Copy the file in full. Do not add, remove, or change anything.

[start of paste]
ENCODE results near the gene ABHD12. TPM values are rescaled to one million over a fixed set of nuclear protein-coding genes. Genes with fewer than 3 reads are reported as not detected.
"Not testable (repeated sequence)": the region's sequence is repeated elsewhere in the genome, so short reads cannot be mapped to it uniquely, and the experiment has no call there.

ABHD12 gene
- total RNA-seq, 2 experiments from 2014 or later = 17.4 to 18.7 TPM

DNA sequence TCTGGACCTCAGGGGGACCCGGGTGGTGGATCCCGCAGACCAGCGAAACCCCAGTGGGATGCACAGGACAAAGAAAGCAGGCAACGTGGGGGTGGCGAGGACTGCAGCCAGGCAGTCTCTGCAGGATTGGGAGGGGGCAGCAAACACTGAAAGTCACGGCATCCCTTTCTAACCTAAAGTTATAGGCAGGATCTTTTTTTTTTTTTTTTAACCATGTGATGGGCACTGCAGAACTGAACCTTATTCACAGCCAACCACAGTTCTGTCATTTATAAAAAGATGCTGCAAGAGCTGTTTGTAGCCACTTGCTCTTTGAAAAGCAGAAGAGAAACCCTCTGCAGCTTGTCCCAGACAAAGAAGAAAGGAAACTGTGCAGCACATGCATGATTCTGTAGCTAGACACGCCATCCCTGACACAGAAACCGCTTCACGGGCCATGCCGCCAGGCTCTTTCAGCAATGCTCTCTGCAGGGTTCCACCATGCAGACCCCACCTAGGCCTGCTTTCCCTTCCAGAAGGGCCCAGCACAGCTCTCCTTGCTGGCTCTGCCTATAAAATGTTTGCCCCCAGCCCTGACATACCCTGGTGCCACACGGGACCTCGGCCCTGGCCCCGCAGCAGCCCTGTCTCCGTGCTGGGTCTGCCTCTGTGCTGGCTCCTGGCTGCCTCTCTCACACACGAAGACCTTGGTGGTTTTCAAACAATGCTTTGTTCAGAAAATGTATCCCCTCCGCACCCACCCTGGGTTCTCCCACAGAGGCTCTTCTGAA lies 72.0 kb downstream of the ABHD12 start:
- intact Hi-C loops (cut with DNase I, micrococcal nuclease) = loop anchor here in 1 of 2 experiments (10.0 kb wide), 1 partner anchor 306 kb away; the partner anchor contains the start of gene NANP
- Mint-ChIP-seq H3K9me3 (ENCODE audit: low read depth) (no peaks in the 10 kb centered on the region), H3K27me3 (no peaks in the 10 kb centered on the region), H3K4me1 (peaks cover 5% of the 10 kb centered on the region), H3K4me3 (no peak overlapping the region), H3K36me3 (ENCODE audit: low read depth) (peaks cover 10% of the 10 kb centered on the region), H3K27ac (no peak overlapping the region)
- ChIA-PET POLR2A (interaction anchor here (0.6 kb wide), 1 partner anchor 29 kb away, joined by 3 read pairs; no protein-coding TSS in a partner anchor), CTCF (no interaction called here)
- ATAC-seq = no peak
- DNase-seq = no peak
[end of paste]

ENCODE results near the gene ABHD12. TPM values are rescaled to one million over a fixed set of nuclear protein-coding genes. Genes with fewer than 3 reads are reported as not detected.
"Not testable (repeated sequence)": the region's sequence is repeated elsewhere in the genome, so short reads cannot be mapped to it uniquely, and the experiment has no call there.

ABHD12 gene
- total RNA-seq, 2 experiments from 2014 or later = 17.4 to 18.7 TPM

DNA sequence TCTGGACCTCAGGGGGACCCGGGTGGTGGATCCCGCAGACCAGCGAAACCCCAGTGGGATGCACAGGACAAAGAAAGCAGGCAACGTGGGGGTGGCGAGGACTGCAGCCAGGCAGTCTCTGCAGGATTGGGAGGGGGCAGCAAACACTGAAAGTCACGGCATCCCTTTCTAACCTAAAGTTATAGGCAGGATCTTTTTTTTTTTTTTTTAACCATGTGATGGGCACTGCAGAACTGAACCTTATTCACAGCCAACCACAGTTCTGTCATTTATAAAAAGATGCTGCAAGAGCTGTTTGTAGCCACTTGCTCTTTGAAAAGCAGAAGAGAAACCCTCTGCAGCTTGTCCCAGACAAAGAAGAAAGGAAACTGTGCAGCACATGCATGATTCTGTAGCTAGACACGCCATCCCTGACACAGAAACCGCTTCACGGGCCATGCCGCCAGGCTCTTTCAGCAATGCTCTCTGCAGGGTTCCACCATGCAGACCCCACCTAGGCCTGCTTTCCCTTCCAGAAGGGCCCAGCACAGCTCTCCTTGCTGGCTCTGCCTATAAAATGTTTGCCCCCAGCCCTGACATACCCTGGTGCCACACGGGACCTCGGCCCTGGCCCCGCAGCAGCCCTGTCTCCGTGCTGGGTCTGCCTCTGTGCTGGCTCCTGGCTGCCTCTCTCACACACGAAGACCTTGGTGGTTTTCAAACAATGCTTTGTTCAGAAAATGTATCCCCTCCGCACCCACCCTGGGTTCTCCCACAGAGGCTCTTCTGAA lies 72.0 kb downstream of the ABHD12 start:
- intact Hi-C loops (cut with DNase I, micrococcal nuclease) = loop anchor here in 1 of 2 experiments (10.0 kb wide), 1 partner anchor 306 kb away; the partner anchor contains the start of gene NANP
- Mint-ChIP-seq H3K9me3 (ENCODE audit: low read depth) (no peaks in the 10 kb centered on the region), H3K27me3 (no peaks in the 10 kb centered on the region), H3K4me1 (peaks cover 5% of the 10 kb centered on the region), H3K4me3 (no peak overlapping the region), H3K36me3 (ENCODE audit: low read depth) (peaks cover 10% of the 10 kb centered on the region), H3K27ac (no peak overlapping the region)
- ChIA-PET POLR2A (interaction anchor here (0.6 kb wide), 1 partner anchor 29 kb away, joined by 3 read pairs; no protein-coding TSS in a partner anchor), CTCF (no interaction called here)
- ATAC-seq = no peak
- DNase-seq = no peak